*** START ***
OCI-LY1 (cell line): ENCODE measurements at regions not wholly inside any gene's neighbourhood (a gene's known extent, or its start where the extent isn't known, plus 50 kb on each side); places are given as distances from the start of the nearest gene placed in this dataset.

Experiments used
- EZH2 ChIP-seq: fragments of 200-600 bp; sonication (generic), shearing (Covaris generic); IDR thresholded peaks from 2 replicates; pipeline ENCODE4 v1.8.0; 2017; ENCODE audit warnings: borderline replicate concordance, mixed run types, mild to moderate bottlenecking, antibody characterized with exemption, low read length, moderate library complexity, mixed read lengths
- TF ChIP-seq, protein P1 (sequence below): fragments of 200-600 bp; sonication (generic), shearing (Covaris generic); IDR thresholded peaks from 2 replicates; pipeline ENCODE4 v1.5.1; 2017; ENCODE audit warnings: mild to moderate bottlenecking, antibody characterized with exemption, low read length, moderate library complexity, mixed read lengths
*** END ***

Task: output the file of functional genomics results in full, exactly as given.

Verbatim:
OCI-LY1 (cell line): ENCODE measurements at regions not wholly inside any gene's neighbourhood (a gene's known extent, or its start where the extent isn't known, plus 50 kb on each side); places are given as distances from the start of the nearest gene placed in this dataset.

Experiments used
- EZH2 ChIP-seq: fragments of 200-600 bp; sonication (generic), shearing (Covaris generic); IDR thresholded peaks from 2 replicates; pipeline ENCODE4 v1.8.0; 2017; ENCODE audit warnings: borderline replicate concordance, mixed run types, mild to moderate bottlenecking, antibody characterized with exemption, low read length, moderate library complexity, mixed read lengths
- TF ChIP-seq, protein P1 (sequence below): fragments of 200-600 bp; sonication (generic), shearing (Covaris generic); IDR thresholded peaks from 2 replicates; pipeline ENCODE4 v1.5.1; 2017; ENCODE audit warnings: mild to moderate bottlenecking, antibody characterized with exemption, low read length, moderate library complexity, mixed read lengths